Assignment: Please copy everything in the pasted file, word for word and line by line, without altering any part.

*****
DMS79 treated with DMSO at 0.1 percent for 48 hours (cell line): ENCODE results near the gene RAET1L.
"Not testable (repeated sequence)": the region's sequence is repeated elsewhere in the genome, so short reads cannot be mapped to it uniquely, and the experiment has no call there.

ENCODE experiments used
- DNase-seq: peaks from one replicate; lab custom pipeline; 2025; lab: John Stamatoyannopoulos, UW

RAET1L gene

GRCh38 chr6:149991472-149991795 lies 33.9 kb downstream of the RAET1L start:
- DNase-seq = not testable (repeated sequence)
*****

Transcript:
DMS79 treated with DMSO at 0.1 percent for 48 hours (cell line): ENCODE results near the gene RAET1L.
"Not testable (repeated sequence)": the region's sequence is repeated elsewhere in the genome, so short reads cannot be mapped to it uniquely, and the experiment has no call there.

ENCODE experiments used
- DNase-seq: peaks from one replicate; lab custom pipeline; 2025; lab: John Stamatoyannopoulos, UW

RAET1L gene

GRCh38 chr6:149991472-149991795 lies 33.9 kb downstream of the RAET1L start:
- DNase-seq = not testable (repeated sequence)